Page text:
July 20, 2024
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July 20, 2024
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Linking Northern and Central NJ, Bronx, Manhattan, Westchester and CT

We faced a great dilemma in our household last week. Nina came upon a card sent to her parents for their 50th Anniversary. It was not just any card—the sender was the President of the United States, Ronald Reagan. To the male mind in our home this was a no-brainer—throw it out. The female mind of course thinks differently. “Maybe it will be worth something one day. I think we should hold onto it.” Of course the male reminded his wife that one day if we don’t throw it out our beloved children will just put it in the dumpster with everything else. Have they no feeling for memorabilia? Reluctantly it went into the shredder. How do we decide what we throw out and what we save?

Moving is the perfect opportunity to go through one’s belongings and decide what to keep and what to discard. It has only been since we moved here that we have realized how much more we should have gotten rid of. Then again, where is our fondue pot? We loved to use it and are planning to make a cheese fondue for Shavuot. Was that thrown out? We really hope not.

Is this a man/woman thing? Is it a generational disparity? We just returned from our usual Montreal sojourn and stayed with dear friends—both physicians and both in the prime of their careers. It was really funny to see how much “junk” they have. It isn’t really junk, per se—it is what we all collect over the years. Scented candles along shelves in some rooms, dried flowers, the odd picture in a frame, a decorative dish or bowl here and there and tons of other “tchotkes.” We always said that we would not allow ourselves to collect the myriad things that we have seen in other people’s homes. We want just plain and simple lines. No “ungepatchke” for us. Yet what we think is plain and simple our children will probably think is “gross.” We are all guilty of collecting and then collecting more.

We guess that it is human nature.

Last week one of our guests for Shabbos lunch was an 8-year-old boy. Nina immediately went down to the basement to bring up from her stash of toys some things to keep him busy and happy. He mentioned that he liked to build things so right away a barrel of toys appeared—some with connecting toys in plastic, wooden blocks and lo and behold there were the alef bet blocks that Mordechai made for our daughter Malkie while we lived at YU. He purchased the wooden blocks and then took them home to our Washington Heights mansion where he sanded them, painted them and then carefully placed a Hebrew letter on each block. We still have those??? That is crazy. However, they are still being used. Instinct would have said upon moving that we should dispose of them; aside from everything else, they are very heavy. They probably escaped the eagle eye of the person most concerned about getting rid of things by accident. (Guess who?) Here we are with a toy built with love for our first child that is still being used for our grandchildren, great grandchildren and Shabbat company. We still have our original Fisher Price garage and Tonka dump truck. What would we have accomplished by throwing them out? On the other hand we also still have pictures of members of our families that we have no idea whatsoever of who they are. We have pure linen tablecloths from “the old country” that we will never use. We have art work from our grandchildren from the time that they were able to put a crayon in their hands. Even more absurd is that we have letters and art work from our children that they want no part of. When we found a “cute” picture of one of our daughters and left it on her desk she immediately chastised her mother for how she allowed her to wear such ugly clothing when she was a child! It’s time to have two strong drinks (at least) and bite the bullet! THROW IT ALL OUT!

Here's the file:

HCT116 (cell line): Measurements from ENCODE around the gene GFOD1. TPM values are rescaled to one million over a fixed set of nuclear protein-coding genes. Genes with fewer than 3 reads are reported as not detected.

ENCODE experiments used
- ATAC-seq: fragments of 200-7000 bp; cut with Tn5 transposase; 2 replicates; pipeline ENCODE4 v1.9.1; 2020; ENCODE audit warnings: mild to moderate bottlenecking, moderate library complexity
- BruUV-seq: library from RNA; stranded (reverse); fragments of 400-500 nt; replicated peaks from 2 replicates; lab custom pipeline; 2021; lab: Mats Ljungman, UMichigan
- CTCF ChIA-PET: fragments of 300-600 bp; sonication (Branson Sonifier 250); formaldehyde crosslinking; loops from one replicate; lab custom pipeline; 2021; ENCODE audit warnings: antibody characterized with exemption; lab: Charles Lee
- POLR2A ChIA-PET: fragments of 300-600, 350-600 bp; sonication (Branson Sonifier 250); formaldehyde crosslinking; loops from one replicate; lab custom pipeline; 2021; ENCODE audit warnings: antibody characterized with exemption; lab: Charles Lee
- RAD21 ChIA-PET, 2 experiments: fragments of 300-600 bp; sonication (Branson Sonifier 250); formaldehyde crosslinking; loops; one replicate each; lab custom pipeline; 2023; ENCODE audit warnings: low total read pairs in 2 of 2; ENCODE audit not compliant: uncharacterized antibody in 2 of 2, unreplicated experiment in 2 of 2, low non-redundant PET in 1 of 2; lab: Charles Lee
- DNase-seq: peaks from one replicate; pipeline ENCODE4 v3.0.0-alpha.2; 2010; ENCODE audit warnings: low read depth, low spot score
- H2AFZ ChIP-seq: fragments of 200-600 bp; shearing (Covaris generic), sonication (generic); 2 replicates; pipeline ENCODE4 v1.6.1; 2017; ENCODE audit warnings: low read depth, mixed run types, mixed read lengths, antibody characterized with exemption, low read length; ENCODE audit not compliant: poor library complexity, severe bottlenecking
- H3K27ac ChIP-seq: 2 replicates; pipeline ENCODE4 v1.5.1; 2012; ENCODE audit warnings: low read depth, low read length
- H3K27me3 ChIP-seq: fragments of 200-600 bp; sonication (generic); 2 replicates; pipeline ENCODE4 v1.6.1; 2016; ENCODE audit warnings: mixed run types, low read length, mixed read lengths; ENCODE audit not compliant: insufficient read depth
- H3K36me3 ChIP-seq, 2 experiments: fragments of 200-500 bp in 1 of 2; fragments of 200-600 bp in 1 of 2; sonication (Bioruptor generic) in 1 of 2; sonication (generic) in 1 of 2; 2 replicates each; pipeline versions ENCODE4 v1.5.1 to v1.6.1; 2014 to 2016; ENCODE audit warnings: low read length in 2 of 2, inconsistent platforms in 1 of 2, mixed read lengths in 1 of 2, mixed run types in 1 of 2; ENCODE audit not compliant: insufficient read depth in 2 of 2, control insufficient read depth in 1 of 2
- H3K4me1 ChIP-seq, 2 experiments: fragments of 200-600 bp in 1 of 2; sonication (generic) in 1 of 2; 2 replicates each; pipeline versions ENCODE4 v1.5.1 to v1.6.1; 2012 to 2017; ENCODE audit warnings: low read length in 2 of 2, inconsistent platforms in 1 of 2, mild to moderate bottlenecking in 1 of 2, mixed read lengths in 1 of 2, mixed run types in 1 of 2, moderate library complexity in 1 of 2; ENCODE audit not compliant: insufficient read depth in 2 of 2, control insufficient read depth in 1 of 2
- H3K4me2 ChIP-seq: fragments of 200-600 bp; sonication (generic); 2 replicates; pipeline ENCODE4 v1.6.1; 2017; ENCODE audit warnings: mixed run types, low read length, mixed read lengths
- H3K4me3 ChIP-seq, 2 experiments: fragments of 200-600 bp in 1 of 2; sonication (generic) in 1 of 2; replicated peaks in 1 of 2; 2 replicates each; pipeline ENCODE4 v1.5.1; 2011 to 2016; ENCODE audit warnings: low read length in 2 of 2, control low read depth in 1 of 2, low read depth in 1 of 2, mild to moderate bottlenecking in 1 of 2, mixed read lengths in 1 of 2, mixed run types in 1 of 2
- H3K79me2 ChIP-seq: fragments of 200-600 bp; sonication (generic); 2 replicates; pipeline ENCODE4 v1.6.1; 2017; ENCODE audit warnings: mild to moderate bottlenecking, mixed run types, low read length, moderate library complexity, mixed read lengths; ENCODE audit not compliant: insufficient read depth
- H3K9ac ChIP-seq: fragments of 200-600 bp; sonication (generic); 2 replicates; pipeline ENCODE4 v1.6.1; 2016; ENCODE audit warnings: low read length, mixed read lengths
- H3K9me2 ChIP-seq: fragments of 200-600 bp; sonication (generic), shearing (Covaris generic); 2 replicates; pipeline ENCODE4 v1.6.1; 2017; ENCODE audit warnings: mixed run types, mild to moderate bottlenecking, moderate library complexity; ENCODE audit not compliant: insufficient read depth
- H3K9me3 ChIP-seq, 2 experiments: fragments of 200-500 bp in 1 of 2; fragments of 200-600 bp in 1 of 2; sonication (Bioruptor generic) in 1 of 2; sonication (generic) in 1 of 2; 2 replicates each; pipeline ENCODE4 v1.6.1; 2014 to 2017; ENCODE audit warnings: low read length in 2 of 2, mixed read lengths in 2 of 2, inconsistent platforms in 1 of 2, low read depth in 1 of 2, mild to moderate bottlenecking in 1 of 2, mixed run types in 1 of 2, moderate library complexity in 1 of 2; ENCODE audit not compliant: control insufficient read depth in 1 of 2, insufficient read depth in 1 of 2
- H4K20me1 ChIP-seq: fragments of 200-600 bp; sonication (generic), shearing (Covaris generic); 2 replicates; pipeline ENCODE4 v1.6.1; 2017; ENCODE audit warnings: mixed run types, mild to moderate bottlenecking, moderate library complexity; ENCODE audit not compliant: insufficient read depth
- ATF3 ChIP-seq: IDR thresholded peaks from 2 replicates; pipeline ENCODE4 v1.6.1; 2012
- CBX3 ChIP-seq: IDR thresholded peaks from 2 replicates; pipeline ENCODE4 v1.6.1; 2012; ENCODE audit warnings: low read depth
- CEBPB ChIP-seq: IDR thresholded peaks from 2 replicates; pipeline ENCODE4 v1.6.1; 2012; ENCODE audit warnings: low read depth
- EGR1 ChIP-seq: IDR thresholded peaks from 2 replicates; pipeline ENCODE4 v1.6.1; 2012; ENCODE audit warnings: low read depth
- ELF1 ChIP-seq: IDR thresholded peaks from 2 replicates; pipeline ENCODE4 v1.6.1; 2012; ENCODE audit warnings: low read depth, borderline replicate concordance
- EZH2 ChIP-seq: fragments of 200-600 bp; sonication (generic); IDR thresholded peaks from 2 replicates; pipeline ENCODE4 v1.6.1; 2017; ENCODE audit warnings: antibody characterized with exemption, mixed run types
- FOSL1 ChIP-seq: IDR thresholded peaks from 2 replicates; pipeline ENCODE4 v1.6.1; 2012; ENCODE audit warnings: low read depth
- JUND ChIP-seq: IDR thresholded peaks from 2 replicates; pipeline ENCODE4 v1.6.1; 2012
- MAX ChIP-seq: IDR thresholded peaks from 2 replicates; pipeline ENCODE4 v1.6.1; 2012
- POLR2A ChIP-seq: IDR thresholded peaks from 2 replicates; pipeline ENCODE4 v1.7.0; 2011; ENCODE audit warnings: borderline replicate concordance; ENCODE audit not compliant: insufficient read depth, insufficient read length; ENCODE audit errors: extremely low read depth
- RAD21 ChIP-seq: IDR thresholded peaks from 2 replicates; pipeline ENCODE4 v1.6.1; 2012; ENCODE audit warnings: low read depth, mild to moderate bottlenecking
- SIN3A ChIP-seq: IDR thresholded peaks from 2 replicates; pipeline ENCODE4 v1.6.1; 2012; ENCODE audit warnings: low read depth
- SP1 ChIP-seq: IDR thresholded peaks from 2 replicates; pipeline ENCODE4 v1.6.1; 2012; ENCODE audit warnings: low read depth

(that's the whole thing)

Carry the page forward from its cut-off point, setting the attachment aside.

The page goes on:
By Rabbi Mordechai and Nina Glick

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